Infotainment systems

Aston Martin DBX 707


The DBX’s infotainment system is Mercedes-sourced, albeit from the previous decade. As a result, the system is sluggish at times, the screen is far from high-definition and it lacks modern features, such as Android Auto smartphone mirroring, although Apple CarPlay is included. It’s a disappointing system for such an expensive car, but it’s not all bad news; it’s operated via a rotary controller, which is less distracting on the move than most touchscreens.

Porsche Cayenne Turbo GT

aria-label="porsche cayenne infotainment"

Porsche’s 12.3-inch display is bright, crisp and quick to respond to inputs. By touchscreen standards, it’s also fairly easy to use, but the fact you have to study it to make sure you’re pressing the correct button makes it more distracting to use than the DBX’s system. The 14-speaker Bose sound system is decent, but audiophiles will prefer the 21-speaker, 1455-watt, Burmester system; DBX owners have to make do with a 14-speaker system putting out 800 watts.

Space and practicality

The fact is, you’ll fit with room to spare in either, even if you’re really tall or really broad.

Nor will a pair of tall adults have any issues in the back; both cars provide enough head and leg room for six-footers to stretch out on a longer journey. However, should you want to carry three passengers in the rear, the Aston Martin DBX is your only option; in the Porsche Cayenne, the middle seat has been removed to save weight. Instead, all you get is a small recessed plastic tray in which to pop your phone and perhaps some snacks.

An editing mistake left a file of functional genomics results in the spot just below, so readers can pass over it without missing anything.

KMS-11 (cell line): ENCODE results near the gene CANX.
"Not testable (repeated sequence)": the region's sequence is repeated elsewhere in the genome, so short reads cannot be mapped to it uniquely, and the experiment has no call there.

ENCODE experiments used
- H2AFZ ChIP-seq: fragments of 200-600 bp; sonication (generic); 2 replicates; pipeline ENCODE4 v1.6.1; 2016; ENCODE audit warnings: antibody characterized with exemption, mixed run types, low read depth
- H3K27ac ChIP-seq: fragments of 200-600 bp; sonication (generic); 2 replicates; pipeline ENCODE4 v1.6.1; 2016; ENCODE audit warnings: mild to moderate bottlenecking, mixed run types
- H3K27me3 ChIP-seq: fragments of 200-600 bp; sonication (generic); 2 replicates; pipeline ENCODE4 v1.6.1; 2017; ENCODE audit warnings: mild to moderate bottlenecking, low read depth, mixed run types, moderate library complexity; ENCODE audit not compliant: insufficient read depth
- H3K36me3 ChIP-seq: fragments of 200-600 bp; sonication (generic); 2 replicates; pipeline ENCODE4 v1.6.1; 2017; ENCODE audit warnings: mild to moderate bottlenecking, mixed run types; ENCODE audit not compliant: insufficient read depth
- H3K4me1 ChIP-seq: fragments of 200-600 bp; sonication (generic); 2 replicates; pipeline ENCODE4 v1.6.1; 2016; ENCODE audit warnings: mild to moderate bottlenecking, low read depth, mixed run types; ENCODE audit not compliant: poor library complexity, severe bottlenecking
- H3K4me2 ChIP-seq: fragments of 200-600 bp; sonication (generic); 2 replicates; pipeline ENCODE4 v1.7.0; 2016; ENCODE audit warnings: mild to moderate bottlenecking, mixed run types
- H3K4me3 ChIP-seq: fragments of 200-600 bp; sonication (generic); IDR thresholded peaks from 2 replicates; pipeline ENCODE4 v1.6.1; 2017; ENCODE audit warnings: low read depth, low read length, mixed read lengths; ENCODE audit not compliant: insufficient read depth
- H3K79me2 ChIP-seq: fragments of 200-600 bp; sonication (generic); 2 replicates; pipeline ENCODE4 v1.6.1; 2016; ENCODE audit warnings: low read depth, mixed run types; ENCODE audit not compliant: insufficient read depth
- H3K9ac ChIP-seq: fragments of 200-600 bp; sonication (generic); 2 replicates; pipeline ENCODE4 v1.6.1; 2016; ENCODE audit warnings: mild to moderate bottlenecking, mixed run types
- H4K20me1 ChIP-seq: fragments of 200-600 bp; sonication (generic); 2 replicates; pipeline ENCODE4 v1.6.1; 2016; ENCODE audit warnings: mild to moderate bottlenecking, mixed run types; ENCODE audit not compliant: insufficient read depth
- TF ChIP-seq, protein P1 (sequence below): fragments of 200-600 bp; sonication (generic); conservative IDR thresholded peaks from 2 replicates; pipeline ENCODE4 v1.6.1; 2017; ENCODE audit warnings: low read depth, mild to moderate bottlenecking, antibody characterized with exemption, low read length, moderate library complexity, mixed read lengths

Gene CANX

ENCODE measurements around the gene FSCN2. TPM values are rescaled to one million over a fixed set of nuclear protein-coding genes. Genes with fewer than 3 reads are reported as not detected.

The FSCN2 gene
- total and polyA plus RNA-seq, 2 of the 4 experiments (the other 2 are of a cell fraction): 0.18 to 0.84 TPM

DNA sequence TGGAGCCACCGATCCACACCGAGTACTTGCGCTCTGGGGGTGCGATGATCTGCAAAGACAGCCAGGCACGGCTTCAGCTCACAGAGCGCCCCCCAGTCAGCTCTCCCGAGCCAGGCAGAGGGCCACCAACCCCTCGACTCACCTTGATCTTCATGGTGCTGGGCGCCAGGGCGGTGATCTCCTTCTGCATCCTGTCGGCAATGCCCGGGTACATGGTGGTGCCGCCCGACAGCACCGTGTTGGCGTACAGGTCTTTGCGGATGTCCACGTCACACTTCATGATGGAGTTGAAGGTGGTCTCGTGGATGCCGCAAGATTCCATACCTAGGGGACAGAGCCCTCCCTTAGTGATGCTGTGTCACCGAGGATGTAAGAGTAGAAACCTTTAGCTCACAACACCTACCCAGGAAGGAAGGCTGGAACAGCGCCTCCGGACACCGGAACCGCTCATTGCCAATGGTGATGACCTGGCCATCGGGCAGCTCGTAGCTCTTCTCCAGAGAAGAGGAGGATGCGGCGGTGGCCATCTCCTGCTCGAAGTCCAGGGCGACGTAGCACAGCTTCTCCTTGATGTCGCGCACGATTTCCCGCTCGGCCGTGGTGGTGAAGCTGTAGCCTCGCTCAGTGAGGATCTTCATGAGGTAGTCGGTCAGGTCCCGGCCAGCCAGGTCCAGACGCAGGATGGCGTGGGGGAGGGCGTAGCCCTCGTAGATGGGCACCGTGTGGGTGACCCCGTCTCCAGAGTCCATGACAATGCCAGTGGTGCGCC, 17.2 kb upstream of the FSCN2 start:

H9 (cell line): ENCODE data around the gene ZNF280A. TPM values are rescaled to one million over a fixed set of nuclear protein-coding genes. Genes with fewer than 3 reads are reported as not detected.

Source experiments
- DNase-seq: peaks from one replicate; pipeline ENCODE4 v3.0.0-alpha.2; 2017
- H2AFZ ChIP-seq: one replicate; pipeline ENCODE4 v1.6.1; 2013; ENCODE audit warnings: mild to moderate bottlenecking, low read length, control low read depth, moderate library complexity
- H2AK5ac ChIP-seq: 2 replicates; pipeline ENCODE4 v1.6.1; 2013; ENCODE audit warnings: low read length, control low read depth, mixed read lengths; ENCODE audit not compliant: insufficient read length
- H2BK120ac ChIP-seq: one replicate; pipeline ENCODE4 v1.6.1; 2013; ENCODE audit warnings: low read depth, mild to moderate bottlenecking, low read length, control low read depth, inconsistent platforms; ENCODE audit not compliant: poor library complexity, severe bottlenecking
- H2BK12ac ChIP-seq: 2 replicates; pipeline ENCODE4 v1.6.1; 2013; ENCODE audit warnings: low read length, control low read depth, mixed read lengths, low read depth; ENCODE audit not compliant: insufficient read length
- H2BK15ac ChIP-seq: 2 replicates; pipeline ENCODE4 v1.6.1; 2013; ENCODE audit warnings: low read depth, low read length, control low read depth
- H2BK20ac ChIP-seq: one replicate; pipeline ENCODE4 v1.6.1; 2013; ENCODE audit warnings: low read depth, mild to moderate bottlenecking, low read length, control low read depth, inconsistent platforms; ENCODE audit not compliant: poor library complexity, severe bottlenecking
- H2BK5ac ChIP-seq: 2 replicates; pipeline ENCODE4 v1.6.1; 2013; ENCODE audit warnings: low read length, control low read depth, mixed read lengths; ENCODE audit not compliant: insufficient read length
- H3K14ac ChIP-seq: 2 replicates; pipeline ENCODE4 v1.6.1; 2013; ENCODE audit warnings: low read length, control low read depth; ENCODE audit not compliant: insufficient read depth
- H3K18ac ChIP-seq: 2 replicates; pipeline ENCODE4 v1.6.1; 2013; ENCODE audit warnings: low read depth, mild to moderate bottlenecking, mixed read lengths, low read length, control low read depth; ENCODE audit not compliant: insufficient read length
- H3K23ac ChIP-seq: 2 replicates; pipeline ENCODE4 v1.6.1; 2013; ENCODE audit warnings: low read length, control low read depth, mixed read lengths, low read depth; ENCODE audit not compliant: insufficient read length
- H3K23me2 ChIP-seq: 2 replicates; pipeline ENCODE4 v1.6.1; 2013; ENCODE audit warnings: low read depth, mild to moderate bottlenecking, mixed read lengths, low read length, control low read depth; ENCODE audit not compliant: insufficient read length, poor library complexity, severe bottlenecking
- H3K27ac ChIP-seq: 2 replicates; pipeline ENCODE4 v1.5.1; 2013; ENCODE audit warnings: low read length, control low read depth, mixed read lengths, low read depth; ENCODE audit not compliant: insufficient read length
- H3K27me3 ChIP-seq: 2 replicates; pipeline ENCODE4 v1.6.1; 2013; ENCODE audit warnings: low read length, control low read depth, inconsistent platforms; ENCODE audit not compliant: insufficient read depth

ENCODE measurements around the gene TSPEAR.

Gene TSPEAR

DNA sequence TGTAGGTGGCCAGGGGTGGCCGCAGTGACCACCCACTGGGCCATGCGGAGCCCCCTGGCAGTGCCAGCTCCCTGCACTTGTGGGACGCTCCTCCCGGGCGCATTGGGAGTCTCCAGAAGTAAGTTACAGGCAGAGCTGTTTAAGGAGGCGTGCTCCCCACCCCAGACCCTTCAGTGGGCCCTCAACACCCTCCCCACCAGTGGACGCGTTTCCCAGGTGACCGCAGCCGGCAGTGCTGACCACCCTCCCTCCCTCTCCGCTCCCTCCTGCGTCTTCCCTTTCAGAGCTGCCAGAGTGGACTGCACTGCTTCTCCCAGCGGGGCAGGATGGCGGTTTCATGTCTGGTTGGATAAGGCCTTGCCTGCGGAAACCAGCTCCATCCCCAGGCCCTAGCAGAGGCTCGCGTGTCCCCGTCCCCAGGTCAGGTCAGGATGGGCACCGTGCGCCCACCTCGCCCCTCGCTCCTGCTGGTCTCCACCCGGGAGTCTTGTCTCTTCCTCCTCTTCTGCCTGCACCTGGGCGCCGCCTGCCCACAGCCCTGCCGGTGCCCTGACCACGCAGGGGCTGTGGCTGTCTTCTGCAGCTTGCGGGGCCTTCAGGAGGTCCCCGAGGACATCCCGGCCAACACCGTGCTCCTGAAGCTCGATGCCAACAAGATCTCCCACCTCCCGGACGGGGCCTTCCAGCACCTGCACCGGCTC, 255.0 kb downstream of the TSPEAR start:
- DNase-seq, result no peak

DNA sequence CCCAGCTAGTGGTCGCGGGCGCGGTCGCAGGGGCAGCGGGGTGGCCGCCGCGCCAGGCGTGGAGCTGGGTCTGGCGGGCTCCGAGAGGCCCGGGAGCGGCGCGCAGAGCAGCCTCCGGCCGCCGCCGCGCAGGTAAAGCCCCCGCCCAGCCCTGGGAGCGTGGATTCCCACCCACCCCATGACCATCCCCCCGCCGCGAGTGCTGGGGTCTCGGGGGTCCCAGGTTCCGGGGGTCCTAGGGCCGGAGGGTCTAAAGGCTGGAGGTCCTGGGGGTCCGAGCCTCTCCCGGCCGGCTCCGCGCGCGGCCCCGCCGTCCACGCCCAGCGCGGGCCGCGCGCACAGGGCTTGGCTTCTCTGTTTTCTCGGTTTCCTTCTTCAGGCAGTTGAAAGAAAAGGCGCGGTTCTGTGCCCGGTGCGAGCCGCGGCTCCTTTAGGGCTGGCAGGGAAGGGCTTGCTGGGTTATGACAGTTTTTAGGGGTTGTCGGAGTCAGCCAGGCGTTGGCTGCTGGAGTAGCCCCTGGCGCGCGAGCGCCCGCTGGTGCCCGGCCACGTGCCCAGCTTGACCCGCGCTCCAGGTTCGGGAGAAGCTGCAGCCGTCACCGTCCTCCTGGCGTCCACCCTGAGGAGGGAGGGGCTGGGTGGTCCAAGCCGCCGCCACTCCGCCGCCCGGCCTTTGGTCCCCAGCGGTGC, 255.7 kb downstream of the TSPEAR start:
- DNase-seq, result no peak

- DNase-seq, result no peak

The DBX extends its lead in the practicality stakes with a boot that is fractionally longer and wider than the Cayenne’s. So, while both car can swallow eight carry-on suitcases, the DBX has room left over for a few bits of soft hand luggage. Aston Martin also offers a range of boot packages, such as the Pet Package (which includes a portable washer for cleaning muddy dogs) and the Snow Package, which gives you boot warmers to make winter holidays more palatable.

aria-label="porsche cayenne rear space"